Elizabeth Ferrer is a New York-based curator and writer. A specialist in Mexican and Latino photography, she has published books and curated exhibitions on these subjects for such institutions as the Aperture Foundation and the Smithsonian Institution. Ferrer is Director of Contemporary Art at BRIC Arts | Media | Bklyn. See and

Ann Hood is the author, most recently, of the novels The Red Thread and The Knitting Circle and the memoir Comfort: A Journey Through Grief. Her short stories and essays have appeared in many publications, including The New York Times, Tin House, Bon Appetit, Traveler, Glimmertrain, and The Atlantic Monthly. She has won two Pushcart Prizes, a Best American Food Writing Award, and a Best American Spiritual Writing Award. She lives in Providence, RI.

Amorak Huey recently left the newspaper business after fifteen years as a reporter and editor. He teaches professional and creative writing at Grand Valley State University in Michigan. His poems can be found in The Southern Review, Rattle, Poet Lore, Indiana Review and other journals, both print and online.

Julie Innis's stories have appeared in Gargoyle, Pindeldyboz, Prick of the Spindle, Blip Magazine, Caper Literary Journal, and WomenArts Quarterly, among others.

Lars Iyer teaches Philosophy at Newcastle University, UK. He is the author of the novel Spurious, and two forthcoming sequels, Dogma (2012) and Exodus.

Elizabeth Kadetsky's short stories have been chosen for a Pushcart Prize, Best New American Voices, and Best American Short Stories notable stories, 2010, and her personal essays have appeared in the The New York Times, Santa Monica Review, Antioch Review, and elsewhere. She has been a fellow at MacDowell Colony, Ucross Foundation, Djerassi Resident Artists Program and the St. James Centre for Creativity in Malta. A twenty-five-year practitioner of Iyengar and Ashtanga yoga, she lived in India as a Fulbright scholar and wrote a memoir about her studies with the yogi BKS Iyengar, First There Is a Mountain, published in 2004 by Little, Brown. She is visiting assistant professor of creative writing in fiction and nonfiction in the Penn State MFA program's Emerging Writer Series.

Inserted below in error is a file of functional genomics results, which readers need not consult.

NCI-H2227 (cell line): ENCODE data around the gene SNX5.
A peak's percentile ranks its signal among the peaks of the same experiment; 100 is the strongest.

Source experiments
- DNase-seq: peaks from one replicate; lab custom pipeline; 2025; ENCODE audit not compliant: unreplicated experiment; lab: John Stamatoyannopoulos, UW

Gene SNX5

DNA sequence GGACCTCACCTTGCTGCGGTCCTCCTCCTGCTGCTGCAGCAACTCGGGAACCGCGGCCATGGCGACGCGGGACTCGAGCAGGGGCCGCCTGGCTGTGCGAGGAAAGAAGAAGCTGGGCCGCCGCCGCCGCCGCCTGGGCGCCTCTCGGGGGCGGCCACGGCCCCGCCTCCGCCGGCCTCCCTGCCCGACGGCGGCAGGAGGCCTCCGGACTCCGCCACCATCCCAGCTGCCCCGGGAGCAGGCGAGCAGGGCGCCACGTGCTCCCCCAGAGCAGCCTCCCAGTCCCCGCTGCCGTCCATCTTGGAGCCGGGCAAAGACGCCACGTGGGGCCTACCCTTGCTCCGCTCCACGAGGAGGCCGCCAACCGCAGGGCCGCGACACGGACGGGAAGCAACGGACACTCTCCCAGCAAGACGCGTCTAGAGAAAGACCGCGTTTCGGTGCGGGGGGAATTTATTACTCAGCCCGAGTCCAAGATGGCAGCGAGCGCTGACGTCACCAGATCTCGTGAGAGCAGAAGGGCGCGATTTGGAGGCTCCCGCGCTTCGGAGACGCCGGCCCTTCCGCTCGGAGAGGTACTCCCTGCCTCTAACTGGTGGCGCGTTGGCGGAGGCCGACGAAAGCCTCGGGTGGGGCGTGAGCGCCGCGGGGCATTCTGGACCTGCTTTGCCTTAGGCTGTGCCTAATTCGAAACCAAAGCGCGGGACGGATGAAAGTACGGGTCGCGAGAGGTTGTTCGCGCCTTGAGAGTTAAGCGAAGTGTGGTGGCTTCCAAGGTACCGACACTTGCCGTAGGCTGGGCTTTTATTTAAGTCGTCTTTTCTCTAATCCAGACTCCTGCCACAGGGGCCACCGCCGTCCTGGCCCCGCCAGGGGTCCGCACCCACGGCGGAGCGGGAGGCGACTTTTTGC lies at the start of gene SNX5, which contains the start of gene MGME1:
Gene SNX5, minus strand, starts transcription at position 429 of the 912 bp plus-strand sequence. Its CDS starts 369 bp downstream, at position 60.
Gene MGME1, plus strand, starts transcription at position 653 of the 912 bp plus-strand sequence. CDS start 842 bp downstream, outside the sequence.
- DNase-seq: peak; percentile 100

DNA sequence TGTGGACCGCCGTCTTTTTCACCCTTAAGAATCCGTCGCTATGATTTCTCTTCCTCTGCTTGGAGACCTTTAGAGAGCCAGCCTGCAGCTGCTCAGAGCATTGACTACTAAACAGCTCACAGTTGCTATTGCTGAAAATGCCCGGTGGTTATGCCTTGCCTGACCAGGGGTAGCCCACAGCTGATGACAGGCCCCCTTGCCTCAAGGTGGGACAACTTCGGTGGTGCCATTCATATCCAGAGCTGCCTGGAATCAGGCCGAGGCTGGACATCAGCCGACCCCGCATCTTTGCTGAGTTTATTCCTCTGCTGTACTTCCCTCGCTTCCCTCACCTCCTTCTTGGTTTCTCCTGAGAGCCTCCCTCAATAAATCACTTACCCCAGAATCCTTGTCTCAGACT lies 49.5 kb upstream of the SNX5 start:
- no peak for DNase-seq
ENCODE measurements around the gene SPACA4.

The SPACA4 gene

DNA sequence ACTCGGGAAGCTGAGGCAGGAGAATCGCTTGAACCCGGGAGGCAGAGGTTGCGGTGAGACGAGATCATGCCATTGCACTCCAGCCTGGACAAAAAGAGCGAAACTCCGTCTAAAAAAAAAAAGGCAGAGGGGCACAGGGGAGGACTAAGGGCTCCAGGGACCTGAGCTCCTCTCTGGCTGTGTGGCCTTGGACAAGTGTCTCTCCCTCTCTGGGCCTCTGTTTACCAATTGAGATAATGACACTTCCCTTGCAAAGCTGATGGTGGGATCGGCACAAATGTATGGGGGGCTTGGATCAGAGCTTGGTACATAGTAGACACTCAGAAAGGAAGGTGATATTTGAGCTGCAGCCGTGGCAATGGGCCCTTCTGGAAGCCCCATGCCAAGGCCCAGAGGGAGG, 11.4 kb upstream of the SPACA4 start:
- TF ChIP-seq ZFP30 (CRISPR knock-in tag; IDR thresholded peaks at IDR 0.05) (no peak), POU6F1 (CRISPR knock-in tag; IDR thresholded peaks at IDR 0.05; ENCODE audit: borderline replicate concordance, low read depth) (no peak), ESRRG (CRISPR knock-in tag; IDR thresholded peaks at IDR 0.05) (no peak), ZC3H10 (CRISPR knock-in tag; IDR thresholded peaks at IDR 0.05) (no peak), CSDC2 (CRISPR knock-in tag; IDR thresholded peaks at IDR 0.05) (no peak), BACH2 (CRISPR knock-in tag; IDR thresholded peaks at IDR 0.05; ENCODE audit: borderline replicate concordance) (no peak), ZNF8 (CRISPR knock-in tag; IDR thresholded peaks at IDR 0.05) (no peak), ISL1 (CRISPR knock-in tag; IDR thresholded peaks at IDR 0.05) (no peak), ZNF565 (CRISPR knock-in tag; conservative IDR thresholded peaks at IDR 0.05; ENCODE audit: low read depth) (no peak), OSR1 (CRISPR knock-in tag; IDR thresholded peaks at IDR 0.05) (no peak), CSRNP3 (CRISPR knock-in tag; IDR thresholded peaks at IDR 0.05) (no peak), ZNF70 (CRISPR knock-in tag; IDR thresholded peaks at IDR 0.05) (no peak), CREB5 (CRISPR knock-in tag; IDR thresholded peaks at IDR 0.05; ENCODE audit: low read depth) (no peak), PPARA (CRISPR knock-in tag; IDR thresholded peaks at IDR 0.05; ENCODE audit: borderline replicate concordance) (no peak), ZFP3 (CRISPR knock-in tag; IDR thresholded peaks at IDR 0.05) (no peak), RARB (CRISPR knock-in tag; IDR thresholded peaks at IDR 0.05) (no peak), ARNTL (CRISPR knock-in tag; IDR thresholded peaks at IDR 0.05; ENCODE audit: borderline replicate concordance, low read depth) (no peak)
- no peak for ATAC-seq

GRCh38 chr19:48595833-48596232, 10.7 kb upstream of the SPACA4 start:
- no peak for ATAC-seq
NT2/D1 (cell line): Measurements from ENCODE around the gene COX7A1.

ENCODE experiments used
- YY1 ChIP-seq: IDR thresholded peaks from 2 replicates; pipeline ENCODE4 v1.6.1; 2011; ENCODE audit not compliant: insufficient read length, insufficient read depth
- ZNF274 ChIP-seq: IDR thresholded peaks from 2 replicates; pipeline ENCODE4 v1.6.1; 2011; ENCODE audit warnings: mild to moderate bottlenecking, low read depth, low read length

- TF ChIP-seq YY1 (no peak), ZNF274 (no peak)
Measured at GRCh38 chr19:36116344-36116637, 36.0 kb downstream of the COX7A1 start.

Marie Myung-Ok Lee is the author of Somebody's Daughter: A Novel. Her work has appeared in The Kenyon Review, TriQuarterly, Guernica, Witness, Slate, The Atlantic, and The New York Times.

Erin Lynn Marsh lives in Bemidji, MN. She recently received her MFA in Creative Writing from Lesley University and she blogs at

Jason Ockert has won several national fiction awards and is the author of the short story collection, Rabbit Punches. His stories have appeared in many journals including the Oxford American, McSweeney's, The Iowa Review, Ecotone, Witness, and in the anthologies New Stories from the South and Best American Mystery Stories. His second collection, Neighbors of Nothing, will be published in 2013 by Dzanc Books.